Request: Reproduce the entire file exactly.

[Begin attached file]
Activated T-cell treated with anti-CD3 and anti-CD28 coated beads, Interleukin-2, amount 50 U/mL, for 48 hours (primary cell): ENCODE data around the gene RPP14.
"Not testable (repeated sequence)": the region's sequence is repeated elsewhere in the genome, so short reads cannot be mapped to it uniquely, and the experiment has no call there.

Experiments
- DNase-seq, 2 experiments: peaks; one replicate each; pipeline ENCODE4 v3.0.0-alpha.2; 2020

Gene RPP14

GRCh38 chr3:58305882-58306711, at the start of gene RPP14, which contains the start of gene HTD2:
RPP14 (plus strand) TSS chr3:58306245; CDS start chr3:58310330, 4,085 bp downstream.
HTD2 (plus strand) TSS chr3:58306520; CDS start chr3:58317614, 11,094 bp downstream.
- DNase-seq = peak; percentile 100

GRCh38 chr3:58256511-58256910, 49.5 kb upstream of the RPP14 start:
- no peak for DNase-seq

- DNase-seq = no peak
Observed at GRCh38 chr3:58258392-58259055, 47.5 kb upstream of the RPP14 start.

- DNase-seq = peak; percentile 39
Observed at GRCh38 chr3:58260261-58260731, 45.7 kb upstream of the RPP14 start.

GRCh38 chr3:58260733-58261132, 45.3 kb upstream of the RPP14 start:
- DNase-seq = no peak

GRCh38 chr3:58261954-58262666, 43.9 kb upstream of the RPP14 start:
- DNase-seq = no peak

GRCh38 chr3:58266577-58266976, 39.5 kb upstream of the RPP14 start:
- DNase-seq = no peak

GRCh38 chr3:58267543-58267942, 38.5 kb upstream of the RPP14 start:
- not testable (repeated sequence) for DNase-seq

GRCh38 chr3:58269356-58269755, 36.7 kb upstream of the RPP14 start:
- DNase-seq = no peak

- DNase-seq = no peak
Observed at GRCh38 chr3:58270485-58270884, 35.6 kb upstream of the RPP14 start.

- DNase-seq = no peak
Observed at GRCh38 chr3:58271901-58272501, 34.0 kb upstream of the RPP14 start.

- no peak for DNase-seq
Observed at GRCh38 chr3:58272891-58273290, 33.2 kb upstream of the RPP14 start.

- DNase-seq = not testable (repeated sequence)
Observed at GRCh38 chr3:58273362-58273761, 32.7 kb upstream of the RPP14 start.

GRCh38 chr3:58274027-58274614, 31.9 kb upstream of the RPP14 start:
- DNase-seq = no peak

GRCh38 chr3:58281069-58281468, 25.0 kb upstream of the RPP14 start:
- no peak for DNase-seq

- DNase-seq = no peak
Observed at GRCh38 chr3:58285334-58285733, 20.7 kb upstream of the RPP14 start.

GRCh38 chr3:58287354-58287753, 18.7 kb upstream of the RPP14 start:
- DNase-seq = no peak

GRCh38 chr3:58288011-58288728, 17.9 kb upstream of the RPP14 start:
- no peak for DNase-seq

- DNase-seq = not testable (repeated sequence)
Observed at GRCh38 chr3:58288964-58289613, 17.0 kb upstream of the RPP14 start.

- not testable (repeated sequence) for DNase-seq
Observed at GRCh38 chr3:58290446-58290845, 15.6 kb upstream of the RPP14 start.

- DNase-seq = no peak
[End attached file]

Activated T-cell treated with anti-CD3 and anti-CD28 coated beads, Interleukin-2, amount 50 U/mL, for 48 hours (primary cell): ENCODE data around the gene RPP14.
"Not testable (repeated sequence)": the region's sequence is repeated elsewhere in the genome, so short reads cannot be mapped to it uniquely, and the experiment has no call there.

Experiments
- DNase-seq, 2 experiments: peaks; one replicate each; pipeline ENCODE4 v3.0.0-alpha.2; 2020

Gene RPP14

GRCh38 chr3:58305882-58306711, at the start of gene RPP14, which contains the start of gene HTD2:
RPP14 (plus strand) TSS chr3:58306245; CDS start chr3:58310330, 4,085 bp downstream.
HTD2 (plus strand) TSS chr3:58306520; CDS start chr3:58317614, 11,094 bp downstream.
- DNase-seq = peak; percentile 100

GRCh38 chr3:58256511-58256910, 49.5 kb upstream of the RPP14 start:
- no peak for DNase-seq

- DNase-seq = no peak
Observed at GRCh38 chr3:58258392-58259055, 47.5 kb upstream of the RPP14 start.

- DNase-seq = peak; percentile 39
Observed at GRCh38 chr3:58260261-58260731, 45.7 kb upstream of the RPP14 start.

GRCh38 chr3:58260733-58261132, 45.3 kb upstream of the RPP14 start:
- DNase-seq = no peak

GRCh38 chr3:58261954-58262666, 43.9 kb upstream of the RPP14 start:
- DNase-seq = no peak

GRCh38 chr3:58266577-58266976, 39.5 kb upstream of the RPP14 start:
- DNase-seq = no peak

GRCh38 chr3:58267543-58267942, 38.5 kb upstream of the RPP14 start:
- not testable (repeated sequence) for DNase-seq

GRCh38 chr3:58269356-58269755, 36.7 kb upstream of the RPP14 start:
- DNase-seq = no peak

- DNase-seq = no peak
Observed at GRCh38 chr3:58270485-58270884, 35.6 kb upstream of the RPP14 start.

- DNase-seq = no peak
Observed at GRCh38 chr3:58271901-58272501, 34.0 kb upstream of the RPP14 start.

- no peak for DNase-seq
Observed at GRCh38 chr3:58272891-58273290, 33.2 kb upstream of the RPP14 start.

- DNase-seq = not testable (repeated sequence)
Observed at GRCh38 chr3:58273362-58273761, 32.7 kb upstream of the RPP14 start.

GRCh38 chr3:58274027-58274614, 31.9 kb upstream of the RPP14 start:
- DNase-seq = no peak

GRCh38 chr3:58281069-58281468, 25.0 kb upstream of the RPP14 start:
- no peak for DNase-seq

- DNase-seq = no peak
Observed at GRCh38 chr3:58285334-58285733, 20.7 kb upstream of the RPP14 start.

GRCh38 chr3:58287354-58287753, 18.7 kb upstream of the RPP14 start:
- DNase-seq = no peak

GRCh38 chr3:58288011-58288728, 17.9 kb upstream of the RPP14 start:
- no peak for DNase-seq

- DNase-seq = not testable (repeated sequence)
Observed at GRCh38 chr3:58288964-58289613, 17.0 kb upstream of the RPP14 start.

- not testable (repeated sequence) for DNase-seq
Observed at GRCh38 chr3:58290446-58290845, 15.6 kb upstream of the RPP14 start.

- DNase-seq = no peak